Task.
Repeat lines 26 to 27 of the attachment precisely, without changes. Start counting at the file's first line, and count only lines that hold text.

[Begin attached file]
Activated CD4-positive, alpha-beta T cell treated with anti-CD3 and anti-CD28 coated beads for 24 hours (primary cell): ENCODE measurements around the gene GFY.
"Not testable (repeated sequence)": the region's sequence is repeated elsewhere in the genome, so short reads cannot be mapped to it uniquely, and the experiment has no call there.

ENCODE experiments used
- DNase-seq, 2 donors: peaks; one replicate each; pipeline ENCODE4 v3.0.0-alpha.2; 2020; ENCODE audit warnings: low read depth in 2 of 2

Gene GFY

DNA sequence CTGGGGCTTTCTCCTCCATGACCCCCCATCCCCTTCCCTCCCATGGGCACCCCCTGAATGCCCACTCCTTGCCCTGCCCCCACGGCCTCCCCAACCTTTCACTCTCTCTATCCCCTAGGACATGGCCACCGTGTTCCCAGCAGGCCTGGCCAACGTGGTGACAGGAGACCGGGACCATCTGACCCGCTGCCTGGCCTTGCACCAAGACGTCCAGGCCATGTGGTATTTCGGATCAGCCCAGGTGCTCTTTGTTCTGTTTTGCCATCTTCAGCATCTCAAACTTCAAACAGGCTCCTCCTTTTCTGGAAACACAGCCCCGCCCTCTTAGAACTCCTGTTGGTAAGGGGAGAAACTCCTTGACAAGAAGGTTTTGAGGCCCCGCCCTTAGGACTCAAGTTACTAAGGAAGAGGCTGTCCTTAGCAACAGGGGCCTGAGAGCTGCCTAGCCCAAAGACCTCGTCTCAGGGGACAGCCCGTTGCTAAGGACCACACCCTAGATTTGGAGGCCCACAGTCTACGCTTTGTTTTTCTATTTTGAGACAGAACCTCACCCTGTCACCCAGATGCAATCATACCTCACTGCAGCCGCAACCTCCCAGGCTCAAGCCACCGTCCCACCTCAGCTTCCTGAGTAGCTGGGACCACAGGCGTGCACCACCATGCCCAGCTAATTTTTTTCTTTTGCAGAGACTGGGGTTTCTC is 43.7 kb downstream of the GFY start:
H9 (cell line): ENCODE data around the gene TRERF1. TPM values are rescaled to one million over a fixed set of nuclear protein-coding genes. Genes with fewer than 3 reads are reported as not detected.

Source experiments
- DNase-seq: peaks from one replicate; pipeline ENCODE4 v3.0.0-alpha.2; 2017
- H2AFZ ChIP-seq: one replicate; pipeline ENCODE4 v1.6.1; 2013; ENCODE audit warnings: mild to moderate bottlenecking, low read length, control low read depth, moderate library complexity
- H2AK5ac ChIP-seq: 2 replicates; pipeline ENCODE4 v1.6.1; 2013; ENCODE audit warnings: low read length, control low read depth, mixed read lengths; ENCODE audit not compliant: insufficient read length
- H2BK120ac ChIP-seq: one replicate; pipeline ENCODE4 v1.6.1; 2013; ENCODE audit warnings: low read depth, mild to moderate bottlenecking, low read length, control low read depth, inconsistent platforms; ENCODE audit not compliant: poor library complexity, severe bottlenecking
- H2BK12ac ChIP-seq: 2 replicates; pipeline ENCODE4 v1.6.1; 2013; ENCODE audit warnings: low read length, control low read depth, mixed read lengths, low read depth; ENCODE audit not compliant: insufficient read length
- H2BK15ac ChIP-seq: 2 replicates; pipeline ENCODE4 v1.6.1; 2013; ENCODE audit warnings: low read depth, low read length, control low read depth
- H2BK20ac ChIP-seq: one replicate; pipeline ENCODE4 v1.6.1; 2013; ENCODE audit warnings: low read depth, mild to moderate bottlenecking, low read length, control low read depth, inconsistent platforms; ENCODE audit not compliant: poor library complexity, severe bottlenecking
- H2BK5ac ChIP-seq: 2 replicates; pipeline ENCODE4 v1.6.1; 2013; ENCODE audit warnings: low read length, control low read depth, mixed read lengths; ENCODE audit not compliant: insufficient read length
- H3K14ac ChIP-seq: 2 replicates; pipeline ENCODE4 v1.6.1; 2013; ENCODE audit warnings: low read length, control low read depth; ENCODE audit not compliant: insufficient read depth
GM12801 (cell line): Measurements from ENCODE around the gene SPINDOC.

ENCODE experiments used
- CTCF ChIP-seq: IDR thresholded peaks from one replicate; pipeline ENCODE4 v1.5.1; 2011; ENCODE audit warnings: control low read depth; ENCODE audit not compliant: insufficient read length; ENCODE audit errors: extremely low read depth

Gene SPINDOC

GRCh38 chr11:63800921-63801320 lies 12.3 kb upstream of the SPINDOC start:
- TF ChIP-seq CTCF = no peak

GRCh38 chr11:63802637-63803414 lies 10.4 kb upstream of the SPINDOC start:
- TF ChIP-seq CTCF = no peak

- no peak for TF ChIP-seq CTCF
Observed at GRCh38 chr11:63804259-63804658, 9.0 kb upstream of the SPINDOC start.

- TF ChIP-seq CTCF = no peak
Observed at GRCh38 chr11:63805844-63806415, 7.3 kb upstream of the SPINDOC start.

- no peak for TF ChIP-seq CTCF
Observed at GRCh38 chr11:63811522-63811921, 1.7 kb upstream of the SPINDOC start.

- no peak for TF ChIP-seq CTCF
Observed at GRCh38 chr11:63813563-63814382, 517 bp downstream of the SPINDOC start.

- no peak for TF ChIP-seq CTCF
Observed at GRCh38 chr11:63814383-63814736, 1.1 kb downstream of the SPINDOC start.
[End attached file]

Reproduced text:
- no peak for TF ChIP-seq CTCF
Observed at GRCh38 chr11:63804259-63804658, 9.0 kb upstream of the SPINDOC start.